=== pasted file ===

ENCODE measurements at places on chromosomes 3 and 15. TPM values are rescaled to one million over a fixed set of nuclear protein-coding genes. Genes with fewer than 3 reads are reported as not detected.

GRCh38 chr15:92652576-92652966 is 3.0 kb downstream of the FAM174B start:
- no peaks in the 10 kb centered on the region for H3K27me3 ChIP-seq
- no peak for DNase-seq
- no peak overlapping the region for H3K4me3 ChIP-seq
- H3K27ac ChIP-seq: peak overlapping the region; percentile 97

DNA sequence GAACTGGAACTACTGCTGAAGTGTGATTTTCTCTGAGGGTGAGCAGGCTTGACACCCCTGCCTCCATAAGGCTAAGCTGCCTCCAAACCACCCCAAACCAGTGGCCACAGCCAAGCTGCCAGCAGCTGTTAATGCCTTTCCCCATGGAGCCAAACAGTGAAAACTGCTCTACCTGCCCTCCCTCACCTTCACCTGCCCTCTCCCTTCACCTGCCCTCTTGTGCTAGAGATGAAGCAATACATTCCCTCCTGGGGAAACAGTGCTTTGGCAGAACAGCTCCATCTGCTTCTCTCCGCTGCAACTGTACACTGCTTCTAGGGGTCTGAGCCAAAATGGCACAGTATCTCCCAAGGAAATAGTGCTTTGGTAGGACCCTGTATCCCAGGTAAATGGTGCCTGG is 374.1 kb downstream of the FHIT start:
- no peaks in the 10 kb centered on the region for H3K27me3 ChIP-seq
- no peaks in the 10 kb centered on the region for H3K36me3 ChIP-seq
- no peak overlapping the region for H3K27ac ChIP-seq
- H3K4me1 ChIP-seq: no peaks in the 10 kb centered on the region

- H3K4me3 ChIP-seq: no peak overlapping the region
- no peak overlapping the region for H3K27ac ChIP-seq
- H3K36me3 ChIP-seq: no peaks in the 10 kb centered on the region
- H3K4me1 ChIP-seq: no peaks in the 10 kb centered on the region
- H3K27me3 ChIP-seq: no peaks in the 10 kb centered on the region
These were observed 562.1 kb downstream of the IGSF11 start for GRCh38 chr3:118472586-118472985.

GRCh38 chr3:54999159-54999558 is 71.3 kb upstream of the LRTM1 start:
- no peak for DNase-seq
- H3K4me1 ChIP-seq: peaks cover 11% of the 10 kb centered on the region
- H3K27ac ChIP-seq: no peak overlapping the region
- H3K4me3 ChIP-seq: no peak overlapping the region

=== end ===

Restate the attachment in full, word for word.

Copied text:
ENCODE measurements at places on chromosomes 3 and 15. TPM values are rescaled to one million over a fixed set of nuclear protein-coding genes. Genes with fewer than 3 reads are reported as not detected.

GRCh38 chr15:92652576-92652966 is 3.0 kb downstream of the FAM174B start:
- no peaks in the 10 kb centered on the region for H3K27me3 ChIP-seq
- no peak for DNase-seq
- no peak overlapping the region for H3K4me3 ChIP-seq
- H3K27ac ChIP-seq: peak overlapping the region; percentile 97

DNA sequence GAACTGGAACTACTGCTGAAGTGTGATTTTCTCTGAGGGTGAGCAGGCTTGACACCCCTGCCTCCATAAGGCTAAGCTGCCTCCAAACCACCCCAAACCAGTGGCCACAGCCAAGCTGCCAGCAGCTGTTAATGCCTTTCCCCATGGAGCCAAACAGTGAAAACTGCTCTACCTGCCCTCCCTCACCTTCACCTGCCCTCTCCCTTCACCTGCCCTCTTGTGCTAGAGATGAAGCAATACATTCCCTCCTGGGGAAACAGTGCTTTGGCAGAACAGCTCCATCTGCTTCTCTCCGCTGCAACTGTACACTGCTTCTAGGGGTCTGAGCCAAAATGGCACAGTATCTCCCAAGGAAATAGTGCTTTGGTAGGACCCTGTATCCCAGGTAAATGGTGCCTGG is 374.1 kb downstream of the FHIT start:
- no peaks in the 10 kb centered on the region for H3K27me3 ChIP-seq
- no peaks in the 10 kb centered on the region for H3K36me3 ChIP-seq
- no peak overlapping the region for H3K27ac ChIP-seq
- H3K4me1 ChIP-seq: no peaks in the 10 kb centered on the region

- H3K4me3 ChIP-seq: no peak overlapping the region
- no peak overlapping the region for H3K27ac ChIP-seq
- H3K36me3 ChIP-seq: no peaks in the 10 kb centered on the region
- H3K4me1 ChIP-seq: no peaks in the 10 kb centered on the region
- H3K27me3 ChIP-seq: no peaks in the 10 kb centered on the region
These were observed 562.1 kb downstream of the IGSF11 start for GRCh38 chr3:118472586-118472985.

GRCh38 chr3:54999159-54999558 is 71.3 kb upstream of the LRTM1 start:
- no peak for DNase-seq
- H3K4me1 ChIP-seq: peaks cover 11% of the 10 kb centered on the region
- H3K27ac ChIP-seq: no peak overlapping the region
- H3K4me3 ChIP-seq: no peak overlapping the region